|[AMRadio] Update on BC-1T|
k4kyv at charter.net
Mon Mar 5 08:52:57 EST 2007
The idling modulator plate current on mine drifts too. From a cold start,
it usually shows below the normal 40 ma per tube. Sometimes it starts out
at a little over 40 ma total, but after a few minutes it climbs upwards to
the normal value. I suspect some of the resistors on the driver board are
shifting in value as they heat up, causing the bias voltage to drop from the
initial value. It should be a matter of simply measuring all the voltages
in the DC amplifier/audio driver chain to see where the voltage shift comes
from. It could be one or two resistors substantially changing value, or it
could be the cumulative effect of a slight drift in several resistors,
with each one individually having little effect on the bias voltage (more
likely, since per Murphy's Law, that would be the more difficult problem to
diagnose and correct).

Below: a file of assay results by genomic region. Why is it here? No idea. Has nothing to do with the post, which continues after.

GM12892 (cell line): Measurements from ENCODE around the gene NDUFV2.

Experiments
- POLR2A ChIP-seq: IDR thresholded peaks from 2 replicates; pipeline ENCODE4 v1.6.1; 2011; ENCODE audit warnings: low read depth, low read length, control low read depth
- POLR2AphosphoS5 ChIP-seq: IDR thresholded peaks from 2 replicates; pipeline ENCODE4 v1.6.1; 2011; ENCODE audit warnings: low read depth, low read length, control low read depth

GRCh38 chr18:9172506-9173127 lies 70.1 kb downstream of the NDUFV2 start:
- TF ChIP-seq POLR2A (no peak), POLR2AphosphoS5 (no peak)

Mine neutralised very easily the first time, and the setting holds from 1800
to 2000 kc/s. That surprised me, because from my experience, grid
neutralising does not work as well as plate neutralising, especially when
the overall circuit is as unbalanced as that of the BC-1 series
transmitters. But I doubt that neutralisation would hold from band to band
if you tried to make it cover more than just 160, unless you had some way of
moving the tap on the grid coil with each band setting.
I modified the xtal oscillator stage so that it serves as a grounded grid
buffer stage. I grounded the grid (at rf, don't recall if I grounded it
directly or through a by-pass capacitor). I disconnected the capacitor
between the cathode of the 12BY7 and the xtal feedback circuit, and inject
the vfo voltage directly onto the cathode through a coupling capacitor. My
vfo has a low impedance output through a small link coupling coil,
developing about 200-250 milliwatts into a 50-ohm load. It drives the stage
very well, through a 10' piece of RG-59 between the vfo and the transmitter.
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